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BMT sb that doesn't use UserTransaction

 
Alex Sharkoff
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Hi all,

I'd like to verify one thing.

Can one have a bmt sb that uses JDBC API and does not reference javax.transaction.UserTransaction at all ? Is it legal? I could not find anything in regards to such situation in the ejb spec.

Eg,



Thank you very much for your answers.

[ October 18, 2004: Message edited by: Alex Sharkoff ]
 
Valentin Crettaz
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Alex,

Basically, transactions and JDBC have nothing in common. Transactions are used to delimit the scope of database operations or other types of operations to some weird legacy system that supports transactions. You are free to not use transactions at all, but then you run the risk of messing up your database in case something wrong happens and introducing consistency problems.

You can have a look at section 17.3.3 to see how a session bean uses JDBC and transactions to make things work

I hope this helps
[ October 18, 2004: Message edited by: Valentin Crettaz ]
 
Alex Sharkoff
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Thanks, Valentin, for your prompt answer. I really appreciate it.


but then you run the risk of messing up your database in case something wrong happens and introducing consistency problems.


I think the same can be said in regards to using javax.transaction.UserTransaction

I was under impression that resource-manager specific transaction demarcation API cannot be used in ejb, which is obviously not the case.

Will it be then true to say that one can have nested transactions in BMT sb provided that it uses a JDBC transaction controlled by the transaction manager of the DBMS (i.e. it does not use JTA at all, or in other words makes no use of UserTransaction)?


Thanks to all for your thoughts on this subject.
 
Valentin Crettaz
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Can one have a bmt sb that uses JDBC API and does not reference javax.transaction.UserTransaction at all ?

Concerning your very first question, by definition a BMT bean is one that actually must use javax.transaction.UserTransaction for explicitly demarcating transactions (17.3.3)

What you are doing in your code is just using plain JDBC without wrapping the code within transaction boundaries. That's perfectly legal, but again, you may bring your DB into an inconsistent state if something bads happens while you execute your queries...

I'm not sure I answered your question. Feel free to smash back if necessary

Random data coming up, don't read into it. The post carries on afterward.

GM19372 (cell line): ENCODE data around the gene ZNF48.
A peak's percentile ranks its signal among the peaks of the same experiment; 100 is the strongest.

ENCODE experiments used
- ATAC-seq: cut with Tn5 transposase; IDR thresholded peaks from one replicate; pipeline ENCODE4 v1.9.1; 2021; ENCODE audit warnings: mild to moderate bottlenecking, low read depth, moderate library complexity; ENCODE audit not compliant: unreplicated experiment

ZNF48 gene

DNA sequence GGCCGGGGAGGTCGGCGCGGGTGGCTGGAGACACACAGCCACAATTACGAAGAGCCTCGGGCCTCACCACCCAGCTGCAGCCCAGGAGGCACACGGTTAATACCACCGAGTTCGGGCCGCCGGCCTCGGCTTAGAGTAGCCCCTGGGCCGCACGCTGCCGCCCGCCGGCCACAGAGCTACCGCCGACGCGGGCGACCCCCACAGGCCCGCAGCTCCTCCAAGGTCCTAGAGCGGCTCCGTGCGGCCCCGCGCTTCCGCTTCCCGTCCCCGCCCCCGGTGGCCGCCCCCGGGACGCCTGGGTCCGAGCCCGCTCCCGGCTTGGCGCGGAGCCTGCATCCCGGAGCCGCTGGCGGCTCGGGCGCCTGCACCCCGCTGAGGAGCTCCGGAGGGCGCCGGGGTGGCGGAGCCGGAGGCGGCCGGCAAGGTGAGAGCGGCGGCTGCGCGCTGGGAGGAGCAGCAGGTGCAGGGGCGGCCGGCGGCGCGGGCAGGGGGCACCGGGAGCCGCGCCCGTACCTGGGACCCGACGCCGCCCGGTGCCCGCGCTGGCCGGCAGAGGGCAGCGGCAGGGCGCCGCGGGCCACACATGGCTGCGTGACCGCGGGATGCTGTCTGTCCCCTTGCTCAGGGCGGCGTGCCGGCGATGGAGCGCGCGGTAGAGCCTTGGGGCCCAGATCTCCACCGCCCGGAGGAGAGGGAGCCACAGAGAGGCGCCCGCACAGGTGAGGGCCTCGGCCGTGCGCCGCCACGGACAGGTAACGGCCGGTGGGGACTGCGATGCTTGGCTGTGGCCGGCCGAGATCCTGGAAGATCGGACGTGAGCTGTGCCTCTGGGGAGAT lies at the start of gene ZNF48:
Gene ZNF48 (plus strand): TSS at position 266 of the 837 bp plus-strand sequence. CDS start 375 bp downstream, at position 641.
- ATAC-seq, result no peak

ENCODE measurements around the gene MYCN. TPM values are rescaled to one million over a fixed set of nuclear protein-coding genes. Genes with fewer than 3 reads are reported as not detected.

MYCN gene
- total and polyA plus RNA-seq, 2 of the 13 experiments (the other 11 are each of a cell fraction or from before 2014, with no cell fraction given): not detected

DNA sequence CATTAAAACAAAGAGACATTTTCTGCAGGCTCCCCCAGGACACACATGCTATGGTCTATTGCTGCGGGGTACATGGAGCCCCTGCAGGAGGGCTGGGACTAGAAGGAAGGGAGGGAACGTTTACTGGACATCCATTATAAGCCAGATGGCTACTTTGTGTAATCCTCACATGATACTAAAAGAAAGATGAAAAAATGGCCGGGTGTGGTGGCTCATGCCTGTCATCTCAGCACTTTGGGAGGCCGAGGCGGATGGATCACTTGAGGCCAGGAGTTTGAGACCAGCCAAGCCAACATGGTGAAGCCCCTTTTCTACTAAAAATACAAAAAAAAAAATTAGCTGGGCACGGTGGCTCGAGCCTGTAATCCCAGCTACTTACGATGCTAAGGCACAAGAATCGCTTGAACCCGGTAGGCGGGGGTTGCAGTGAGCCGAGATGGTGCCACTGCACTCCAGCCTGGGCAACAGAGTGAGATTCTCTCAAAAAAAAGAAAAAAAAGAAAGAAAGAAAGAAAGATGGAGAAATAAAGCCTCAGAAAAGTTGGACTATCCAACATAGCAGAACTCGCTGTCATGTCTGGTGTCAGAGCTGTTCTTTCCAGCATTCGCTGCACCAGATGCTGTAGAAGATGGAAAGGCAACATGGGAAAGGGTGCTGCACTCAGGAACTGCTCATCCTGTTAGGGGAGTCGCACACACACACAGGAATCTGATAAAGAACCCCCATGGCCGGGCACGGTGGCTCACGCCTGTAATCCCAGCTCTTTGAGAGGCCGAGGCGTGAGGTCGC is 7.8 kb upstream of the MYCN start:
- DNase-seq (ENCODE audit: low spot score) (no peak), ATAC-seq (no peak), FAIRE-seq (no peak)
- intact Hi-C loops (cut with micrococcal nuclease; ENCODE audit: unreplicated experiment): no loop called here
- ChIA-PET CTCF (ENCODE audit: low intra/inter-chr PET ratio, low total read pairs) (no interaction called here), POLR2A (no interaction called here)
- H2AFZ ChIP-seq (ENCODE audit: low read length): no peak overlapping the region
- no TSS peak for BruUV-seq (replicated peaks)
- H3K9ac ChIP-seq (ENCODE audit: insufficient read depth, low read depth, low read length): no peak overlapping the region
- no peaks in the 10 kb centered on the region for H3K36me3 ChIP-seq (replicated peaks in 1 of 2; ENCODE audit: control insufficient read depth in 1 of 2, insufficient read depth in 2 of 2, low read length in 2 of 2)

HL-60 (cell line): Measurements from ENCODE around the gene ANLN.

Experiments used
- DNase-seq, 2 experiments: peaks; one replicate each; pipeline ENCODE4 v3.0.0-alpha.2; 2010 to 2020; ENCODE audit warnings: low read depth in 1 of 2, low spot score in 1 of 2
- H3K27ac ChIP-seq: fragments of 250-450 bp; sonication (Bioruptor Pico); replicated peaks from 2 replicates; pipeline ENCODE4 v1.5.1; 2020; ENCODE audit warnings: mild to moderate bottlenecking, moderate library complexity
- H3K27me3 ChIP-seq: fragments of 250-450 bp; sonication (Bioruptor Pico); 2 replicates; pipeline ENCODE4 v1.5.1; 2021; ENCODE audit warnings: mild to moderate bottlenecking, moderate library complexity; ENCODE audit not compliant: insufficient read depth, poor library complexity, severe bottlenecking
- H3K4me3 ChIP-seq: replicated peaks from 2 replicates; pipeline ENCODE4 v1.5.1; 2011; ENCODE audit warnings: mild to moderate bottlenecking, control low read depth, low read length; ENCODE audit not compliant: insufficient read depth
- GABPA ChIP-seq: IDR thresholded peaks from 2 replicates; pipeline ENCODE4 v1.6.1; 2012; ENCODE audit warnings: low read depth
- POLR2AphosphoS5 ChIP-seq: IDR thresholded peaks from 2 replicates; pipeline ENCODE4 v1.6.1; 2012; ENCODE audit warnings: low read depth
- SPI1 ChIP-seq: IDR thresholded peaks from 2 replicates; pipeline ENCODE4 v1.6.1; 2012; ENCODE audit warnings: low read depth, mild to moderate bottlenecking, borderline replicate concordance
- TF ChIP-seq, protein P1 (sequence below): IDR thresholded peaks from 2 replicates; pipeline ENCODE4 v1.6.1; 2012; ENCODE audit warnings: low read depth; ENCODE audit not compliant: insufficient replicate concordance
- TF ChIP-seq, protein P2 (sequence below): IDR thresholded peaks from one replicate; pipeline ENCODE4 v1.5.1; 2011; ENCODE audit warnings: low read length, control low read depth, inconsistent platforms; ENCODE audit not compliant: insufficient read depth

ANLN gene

Alex Sharkoff
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Smashing back


Concerning your very first question, by definition a BMT bean is one that actually must use javax.transaction.UserTransaction for explicitly demarcating transactions (17.3.3)


But if one does not use javax.transaction.UserTransaction at all then he/she is free to use JDBC transaction controlled by the transaction manager of the DBMS (eg, Connection#commit() in the BMT sb code.

I am just wondering whether it is possible to use nested transactions in BMT sb.
JTA (i.e. when using UserTransaction) does not allow nested transactions. Therefore, when BMT sb uses JTA it cannot dream of leveraging on nested transaction.
However, if one does not use JTA at all and goes with JDBC transaction manager then it is possible to use nested transactions in BMT sb.

Valentin, do you agree with such statement?

 
Valentin Crettaz
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Ouch !!

Well, the EJB 2.0 spec is *very* specific on the fact that EJBs do NOT support nested transactions. Moreover, it also states that the resource manager specific transaction demarcation methods (such as Connection.commit() for JDBC) must not be used while in an existing bean-managed transaction (17.3.3).

However, the spec (17.1.1) lets some room for future implementations:

Many applications will consist of one or several enterprise beans that all use a single resource manager (typically a relational database management system). The EJB Container can make use of resource manager local transactions as an optimization technique for enterprise beans for which distributed transactions are not needed. A resource manager local transaction does not involve control or coordination by an external transaction manager. The container�s use of local transactions as an optimization technique for enterprise beans with either container-managed transaction demarcation or bean-managed transaction demarcation is not visible to the enterprise beans. For a discussion of the use of resource manager local transactions as a container optimization strategy, refer to [ 9 ] and [ 12 ].


However, if one does not use JTA at all and goes with JDBC transaction manager then it is possible to use nested transactions in BMT sb

This is correct, but your beans will not be the best example of portability!
Note that 24.2.5 (JDBC 2.0 extension requirements) states that:

The EJB Container must include the JDBC 2.0 extension and provide its functionality to the enterprise bean instances, with the exception of the low-level XA and connection pooling interfaces. These low-level interfaces are intended for integration of a JDBC driver with an application server, not for direct use by enterprise beans.

[ October 19, 2004: Message edited by: Valentin Crettaz ]
 
Alex Sharkoff
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Thanks a lot, Valentin! Great answer!

I guess we can conclude that there is a way to use nested transactions in EJBs ( namely BMT sb and mdb or CMT ejbs that run without transaction context ). However, this way is not advisable as it defeats one of the main bean features - its portability.

 
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